Internet cafe legal issues

Multiple people sat down at computers in internet cafe

There are several pieces of legislation that apply to internet cafes. They cover areas such as licensing, food safety, food labelling and litter.

Insurance for an internet cafe

You must make sure that all of the software installed on your computers or served via the 'cloud' is correctly licensed for the use you will put it to. Contact the publishers or distributors of the software for their licensing terms and, if you intend to offer gaming on a commercial basis, you can get more information on what can be a complex issue from the iGames LAN Centers website.

All food-serving cafés must register with the local authority environmental health department.

Serving alcohol

If you're intending to serve alcohol you will need:

  • in England and Wales - a premises licence from your local licensing authority covering the sale of alcohol, the provision of regulated entertainment and the supply of hot food between the hours of 11.00pm and 5.00am ('late night refreshment', although in some cases late night refreshment may be exempt from the licensing requirement). You can read more about alcohol, regulated entertainment and late night refreshment licensing in England and Wales on the website
  • in England and Wales - a personal licence from your local licensing authority authorising a designated responsible person (for example yourself, or a manager) to oversee the above activities if applicable
  • in Northern Ireland - an alcohol licence from the county court. You can read more about alcohol licensing in Northern Ireland on the NI Direct website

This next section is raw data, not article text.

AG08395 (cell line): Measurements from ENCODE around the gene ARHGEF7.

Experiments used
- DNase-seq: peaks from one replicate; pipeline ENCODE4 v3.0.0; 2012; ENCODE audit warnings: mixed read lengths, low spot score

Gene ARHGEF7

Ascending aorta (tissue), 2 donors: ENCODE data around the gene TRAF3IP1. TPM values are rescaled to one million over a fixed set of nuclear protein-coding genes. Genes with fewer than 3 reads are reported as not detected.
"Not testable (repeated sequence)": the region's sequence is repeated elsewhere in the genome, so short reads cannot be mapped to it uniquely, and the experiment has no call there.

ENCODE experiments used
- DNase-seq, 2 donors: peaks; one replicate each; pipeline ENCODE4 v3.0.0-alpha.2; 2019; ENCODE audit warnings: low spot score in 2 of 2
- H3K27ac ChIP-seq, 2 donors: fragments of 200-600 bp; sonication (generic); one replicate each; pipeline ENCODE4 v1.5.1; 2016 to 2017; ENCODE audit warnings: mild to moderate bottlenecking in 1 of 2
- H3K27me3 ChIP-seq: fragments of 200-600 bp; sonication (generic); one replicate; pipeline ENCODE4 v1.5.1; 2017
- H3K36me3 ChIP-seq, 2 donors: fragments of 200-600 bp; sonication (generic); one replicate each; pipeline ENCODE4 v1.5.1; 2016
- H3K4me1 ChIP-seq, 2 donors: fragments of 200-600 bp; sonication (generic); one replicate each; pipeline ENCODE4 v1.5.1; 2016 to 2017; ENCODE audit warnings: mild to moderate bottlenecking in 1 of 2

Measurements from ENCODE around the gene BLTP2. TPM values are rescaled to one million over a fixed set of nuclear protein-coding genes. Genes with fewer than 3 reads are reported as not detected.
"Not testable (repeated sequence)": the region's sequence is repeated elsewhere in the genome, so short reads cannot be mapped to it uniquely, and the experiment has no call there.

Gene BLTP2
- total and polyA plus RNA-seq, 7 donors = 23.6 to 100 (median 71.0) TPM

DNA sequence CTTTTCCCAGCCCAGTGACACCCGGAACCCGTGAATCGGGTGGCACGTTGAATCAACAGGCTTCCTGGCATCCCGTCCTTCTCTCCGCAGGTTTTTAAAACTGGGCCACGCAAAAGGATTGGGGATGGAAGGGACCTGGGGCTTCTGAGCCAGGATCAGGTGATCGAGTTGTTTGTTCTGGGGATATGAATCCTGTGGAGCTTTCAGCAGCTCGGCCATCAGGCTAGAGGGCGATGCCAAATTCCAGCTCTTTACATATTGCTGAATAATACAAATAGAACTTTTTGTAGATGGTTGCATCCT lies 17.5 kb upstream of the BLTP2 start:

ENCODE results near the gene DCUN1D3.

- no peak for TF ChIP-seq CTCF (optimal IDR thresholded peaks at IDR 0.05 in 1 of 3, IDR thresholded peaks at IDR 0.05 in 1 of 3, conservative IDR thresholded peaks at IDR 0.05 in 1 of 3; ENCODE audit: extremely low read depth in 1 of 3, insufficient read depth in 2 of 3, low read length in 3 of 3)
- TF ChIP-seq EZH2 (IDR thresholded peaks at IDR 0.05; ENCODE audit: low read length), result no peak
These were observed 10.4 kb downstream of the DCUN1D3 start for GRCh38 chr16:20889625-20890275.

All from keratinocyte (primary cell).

• in Scotland - a personal and premises licence from the local licensing authority. You can read more about alcohol licensing in Scotland on the Scottish Government website

Additional licensing requirements

You may also need:

  • a Music Licence from PPL PRS Ltd. There is an annual fee for this which you can pay online on the PPL PRS website
  • if you use CCTV you may be required to register as a data user with the Information Commissioner's Office (ICO)
  • if you plan to have some tables outside on the pavement you may need to obtain clearance from your local authority highways department

Software licences

Make sure that all of your software is correctly licensed for use in your café. Contact the publishers or distributors of the software that you use to find out their licensing terms or, if you plan to offer gaming on a commercial basis, visit the iGames LAN Centers website for further guidance.

If you offer food and drink there is quite a lot of regulation that you need to be aware of, so may need specialist help to make sure you comply with all the legal requirements. The following is an outline of some of the areas that are likely to be relevant to you. This list is not exhaustive.

Food safety

All businesses in the food sector must comply with strict food safety legislation. Before you open, you must register your business with the local authority environmental health department. Your local environmental health officer will be able to give you advice and guidance as to what you should install in your premises to make sure your operating areas are hygienic and how to comply with the requirements of food safety, hygiene and labelling regulations.

Food waste